As a man who, on a bad day, struggles to get a clear view of his size 12s, it is fair to say that I know a thing or two about food.
And despite the odd aberration, I am pretty discerning when it comes to what I shove down my cake hole.
Unless it has a ‘Whoops’ sticker on it, I tend to like to know where my grub has come from, although there are limits.
A good pal is fond of rearing his festive bird before doing the deed days before December 25 – I will stick to the local butcher’s thanks. But, at least he knows where it comes from, which has over the past decade or so, become important for so many of us, for so many reasons.
For some a locally bought bottle of elderflower juice is a morally driven decision as it cuts down on food (or drink) miles, while to others it is supporting small businesses.
This county is proud of its reputation as the nation’s larder.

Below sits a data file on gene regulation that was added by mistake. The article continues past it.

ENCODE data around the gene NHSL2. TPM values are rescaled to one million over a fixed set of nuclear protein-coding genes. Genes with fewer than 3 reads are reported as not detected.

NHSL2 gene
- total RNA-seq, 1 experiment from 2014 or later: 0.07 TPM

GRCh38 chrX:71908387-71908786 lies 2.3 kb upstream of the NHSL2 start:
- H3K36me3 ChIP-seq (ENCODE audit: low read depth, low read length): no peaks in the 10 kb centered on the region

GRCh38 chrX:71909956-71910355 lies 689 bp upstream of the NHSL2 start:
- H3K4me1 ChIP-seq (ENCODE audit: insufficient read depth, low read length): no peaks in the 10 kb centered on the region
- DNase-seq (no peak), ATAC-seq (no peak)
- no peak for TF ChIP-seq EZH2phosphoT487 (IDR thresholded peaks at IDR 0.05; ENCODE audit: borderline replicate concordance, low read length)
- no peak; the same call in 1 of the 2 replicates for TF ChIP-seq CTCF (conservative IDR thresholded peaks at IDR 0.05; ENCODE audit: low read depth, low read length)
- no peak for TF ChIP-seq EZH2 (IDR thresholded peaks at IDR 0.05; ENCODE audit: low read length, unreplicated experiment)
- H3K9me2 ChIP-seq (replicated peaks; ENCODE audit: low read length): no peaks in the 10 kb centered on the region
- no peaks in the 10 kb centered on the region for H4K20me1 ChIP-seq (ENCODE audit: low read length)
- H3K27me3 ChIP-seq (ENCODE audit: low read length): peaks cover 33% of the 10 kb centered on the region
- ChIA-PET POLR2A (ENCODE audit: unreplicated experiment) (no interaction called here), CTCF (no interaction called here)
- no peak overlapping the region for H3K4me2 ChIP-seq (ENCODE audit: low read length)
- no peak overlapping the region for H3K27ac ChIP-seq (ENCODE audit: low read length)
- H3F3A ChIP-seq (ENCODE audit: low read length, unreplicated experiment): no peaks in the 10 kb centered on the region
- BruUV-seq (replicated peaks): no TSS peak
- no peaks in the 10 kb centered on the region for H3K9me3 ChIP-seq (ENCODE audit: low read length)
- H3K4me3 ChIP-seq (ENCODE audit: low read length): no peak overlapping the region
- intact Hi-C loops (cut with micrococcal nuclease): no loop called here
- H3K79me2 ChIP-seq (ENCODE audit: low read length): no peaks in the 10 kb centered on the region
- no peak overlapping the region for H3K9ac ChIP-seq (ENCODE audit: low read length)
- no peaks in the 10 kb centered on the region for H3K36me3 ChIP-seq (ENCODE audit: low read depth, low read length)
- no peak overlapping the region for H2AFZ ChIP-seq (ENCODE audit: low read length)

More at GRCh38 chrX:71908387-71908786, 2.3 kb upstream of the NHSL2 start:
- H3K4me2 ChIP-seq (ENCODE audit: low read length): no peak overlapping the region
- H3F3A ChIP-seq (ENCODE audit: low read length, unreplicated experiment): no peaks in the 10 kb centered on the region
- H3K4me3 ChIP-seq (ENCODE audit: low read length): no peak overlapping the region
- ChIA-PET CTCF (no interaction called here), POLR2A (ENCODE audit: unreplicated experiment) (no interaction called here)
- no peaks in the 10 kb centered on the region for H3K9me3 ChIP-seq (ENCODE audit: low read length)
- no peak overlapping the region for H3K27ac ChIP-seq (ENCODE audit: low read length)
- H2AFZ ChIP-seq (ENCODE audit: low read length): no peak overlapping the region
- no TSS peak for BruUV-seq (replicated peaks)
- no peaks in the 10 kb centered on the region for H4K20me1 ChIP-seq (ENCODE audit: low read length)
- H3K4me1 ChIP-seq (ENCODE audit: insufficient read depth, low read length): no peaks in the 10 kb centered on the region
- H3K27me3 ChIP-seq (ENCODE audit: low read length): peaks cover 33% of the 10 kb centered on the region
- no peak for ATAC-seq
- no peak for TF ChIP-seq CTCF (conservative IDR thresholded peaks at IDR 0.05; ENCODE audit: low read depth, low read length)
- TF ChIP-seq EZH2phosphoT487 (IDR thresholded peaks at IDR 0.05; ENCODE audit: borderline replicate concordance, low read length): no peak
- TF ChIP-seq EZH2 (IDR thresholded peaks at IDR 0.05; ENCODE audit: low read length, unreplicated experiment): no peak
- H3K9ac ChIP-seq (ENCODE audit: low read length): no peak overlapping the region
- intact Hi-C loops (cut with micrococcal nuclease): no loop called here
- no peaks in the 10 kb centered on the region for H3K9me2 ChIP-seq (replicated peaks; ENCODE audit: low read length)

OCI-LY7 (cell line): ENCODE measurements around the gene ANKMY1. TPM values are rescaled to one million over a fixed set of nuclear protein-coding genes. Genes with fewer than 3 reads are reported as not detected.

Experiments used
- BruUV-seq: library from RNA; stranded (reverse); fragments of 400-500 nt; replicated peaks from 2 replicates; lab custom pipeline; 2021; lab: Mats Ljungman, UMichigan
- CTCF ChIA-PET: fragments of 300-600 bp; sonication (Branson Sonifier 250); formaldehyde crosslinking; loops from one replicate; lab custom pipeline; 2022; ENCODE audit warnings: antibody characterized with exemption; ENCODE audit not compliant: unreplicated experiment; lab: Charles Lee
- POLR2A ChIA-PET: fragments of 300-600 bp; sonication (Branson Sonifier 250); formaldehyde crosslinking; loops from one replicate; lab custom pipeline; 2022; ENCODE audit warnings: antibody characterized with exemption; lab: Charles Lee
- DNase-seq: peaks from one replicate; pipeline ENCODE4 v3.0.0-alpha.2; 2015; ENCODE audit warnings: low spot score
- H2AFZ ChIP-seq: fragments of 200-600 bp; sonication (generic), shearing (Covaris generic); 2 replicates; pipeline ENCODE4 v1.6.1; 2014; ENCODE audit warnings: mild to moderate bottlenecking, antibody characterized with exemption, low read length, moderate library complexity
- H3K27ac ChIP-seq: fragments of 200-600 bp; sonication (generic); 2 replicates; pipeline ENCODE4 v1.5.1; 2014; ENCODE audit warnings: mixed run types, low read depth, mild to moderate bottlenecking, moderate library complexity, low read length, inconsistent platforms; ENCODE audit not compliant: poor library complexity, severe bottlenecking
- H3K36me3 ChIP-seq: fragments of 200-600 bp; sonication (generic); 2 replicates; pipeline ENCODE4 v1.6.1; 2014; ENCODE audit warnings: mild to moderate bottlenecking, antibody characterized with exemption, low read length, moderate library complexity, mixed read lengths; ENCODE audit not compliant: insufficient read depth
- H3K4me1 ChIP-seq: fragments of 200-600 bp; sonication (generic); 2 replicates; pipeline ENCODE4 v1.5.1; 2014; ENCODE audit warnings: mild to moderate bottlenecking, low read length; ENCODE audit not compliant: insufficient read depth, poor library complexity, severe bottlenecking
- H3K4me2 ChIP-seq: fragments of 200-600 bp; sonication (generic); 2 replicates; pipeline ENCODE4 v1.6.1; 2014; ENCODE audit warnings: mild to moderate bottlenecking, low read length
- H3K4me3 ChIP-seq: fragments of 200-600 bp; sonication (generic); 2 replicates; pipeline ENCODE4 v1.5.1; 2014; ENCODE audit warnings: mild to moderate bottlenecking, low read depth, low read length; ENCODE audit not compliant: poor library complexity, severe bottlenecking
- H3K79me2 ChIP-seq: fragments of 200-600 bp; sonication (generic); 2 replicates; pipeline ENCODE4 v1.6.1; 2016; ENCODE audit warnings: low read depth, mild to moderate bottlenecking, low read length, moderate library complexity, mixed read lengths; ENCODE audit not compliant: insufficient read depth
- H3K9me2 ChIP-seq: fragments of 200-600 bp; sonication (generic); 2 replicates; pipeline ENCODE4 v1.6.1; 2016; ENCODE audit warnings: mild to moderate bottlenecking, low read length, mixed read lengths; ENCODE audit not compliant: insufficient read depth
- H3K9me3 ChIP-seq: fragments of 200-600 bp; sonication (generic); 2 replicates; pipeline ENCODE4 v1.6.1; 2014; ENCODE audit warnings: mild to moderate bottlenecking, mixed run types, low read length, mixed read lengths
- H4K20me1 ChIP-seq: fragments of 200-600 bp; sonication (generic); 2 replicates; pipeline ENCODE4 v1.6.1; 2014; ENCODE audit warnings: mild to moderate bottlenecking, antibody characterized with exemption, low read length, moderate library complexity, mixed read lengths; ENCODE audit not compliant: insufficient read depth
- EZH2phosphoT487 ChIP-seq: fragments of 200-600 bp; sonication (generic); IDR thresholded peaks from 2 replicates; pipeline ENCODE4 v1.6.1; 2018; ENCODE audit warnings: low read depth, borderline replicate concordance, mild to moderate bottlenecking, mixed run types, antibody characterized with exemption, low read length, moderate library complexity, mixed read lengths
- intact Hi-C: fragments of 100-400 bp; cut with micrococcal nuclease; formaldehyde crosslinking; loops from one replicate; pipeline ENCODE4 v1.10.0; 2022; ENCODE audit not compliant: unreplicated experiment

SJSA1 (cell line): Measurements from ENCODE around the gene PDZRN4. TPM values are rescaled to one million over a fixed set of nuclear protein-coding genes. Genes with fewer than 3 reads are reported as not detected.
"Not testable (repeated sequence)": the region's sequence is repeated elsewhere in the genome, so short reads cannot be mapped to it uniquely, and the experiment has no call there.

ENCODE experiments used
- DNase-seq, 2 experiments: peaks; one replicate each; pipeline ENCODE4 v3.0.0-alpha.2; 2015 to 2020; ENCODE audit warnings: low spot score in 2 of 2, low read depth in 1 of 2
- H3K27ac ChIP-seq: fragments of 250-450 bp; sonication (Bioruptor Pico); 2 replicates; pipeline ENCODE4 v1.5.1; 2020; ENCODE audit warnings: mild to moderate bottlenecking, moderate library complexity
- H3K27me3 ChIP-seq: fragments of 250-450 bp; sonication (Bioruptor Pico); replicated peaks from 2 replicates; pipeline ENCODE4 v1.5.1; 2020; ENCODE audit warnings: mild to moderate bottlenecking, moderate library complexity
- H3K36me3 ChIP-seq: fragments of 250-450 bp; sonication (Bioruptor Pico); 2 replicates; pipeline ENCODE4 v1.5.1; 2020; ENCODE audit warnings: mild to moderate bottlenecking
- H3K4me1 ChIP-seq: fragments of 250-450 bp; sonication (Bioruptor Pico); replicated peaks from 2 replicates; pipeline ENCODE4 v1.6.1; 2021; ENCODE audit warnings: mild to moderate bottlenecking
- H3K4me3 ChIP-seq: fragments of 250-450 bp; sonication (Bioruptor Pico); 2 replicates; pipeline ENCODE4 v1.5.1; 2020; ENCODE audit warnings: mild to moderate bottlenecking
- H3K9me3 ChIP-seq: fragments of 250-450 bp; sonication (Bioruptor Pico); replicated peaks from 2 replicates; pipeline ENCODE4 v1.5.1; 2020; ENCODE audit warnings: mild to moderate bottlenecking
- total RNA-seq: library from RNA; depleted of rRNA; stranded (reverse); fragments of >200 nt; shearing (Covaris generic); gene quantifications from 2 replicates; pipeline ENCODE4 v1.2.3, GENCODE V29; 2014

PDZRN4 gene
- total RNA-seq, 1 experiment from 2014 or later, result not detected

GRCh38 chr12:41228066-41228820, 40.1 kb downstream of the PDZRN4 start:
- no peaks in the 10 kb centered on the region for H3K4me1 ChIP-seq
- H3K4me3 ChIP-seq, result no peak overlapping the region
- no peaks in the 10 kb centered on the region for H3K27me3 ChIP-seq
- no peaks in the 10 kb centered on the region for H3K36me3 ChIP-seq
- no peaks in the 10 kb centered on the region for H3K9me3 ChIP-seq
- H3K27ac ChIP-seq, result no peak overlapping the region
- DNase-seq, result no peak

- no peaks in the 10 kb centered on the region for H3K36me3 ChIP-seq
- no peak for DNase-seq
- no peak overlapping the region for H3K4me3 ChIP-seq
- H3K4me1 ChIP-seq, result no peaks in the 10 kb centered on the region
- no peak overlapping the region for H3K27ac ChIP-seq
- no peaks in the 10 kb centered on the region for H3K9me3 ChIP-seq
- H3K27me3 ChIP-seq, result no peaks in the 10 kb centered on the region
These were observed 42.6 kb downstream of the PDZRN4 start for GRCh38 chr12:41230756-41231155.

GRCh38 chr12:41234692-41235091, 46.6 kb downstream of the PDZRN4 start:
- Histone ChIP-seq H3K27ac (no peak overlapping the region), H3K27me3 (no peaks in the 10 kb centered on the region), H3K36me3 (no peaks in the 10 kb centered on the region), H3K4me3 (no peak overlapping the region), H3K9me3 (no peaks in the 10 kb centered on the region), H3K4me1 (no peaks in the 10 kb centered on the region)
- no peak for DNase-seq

Despite the rise of giant out-of-town food stores, some are willing to pay that bit extra for quality food and are proud to support local producers, which is why the warning these islands are becoming less self-sufficient is all the more alarming.
The National Farmers Union has produced research which claims that just 60 per cent of the UK’s food needs are taken care of by our farms.
The outlook looks worse when you consider that, with a predicted population increase, we may produce a mere 50 per cent of our own food come 2040.
Of course, critics will accuse the union of over-egging the pudding, but there is a problem when you consider the amount of food we throw away each year – an estimated 100m tonnes in the EU. There is a tightrope to be walked here: we want to produce more of our own stuff but we don’t want to throw away even more food – the aim is to reduce this waste by nearly a third.
Surely more can be done to encourage retailers to stock more British produce and to get even more shoppers to buy it?
I am not calling for an end to free markets but maybe a bit more of a leg-up for our own producers.
While provenance is important for many of us, so is cost, which means a pack of four pieces of non-specific white frozen fish is far more attractive to some than anything caught in the English Channel costing the same, but for one fillet.
So, as always, the answer rests with us, the consumer. Do we put quality and the origins of what we produce before what we are willing to spend?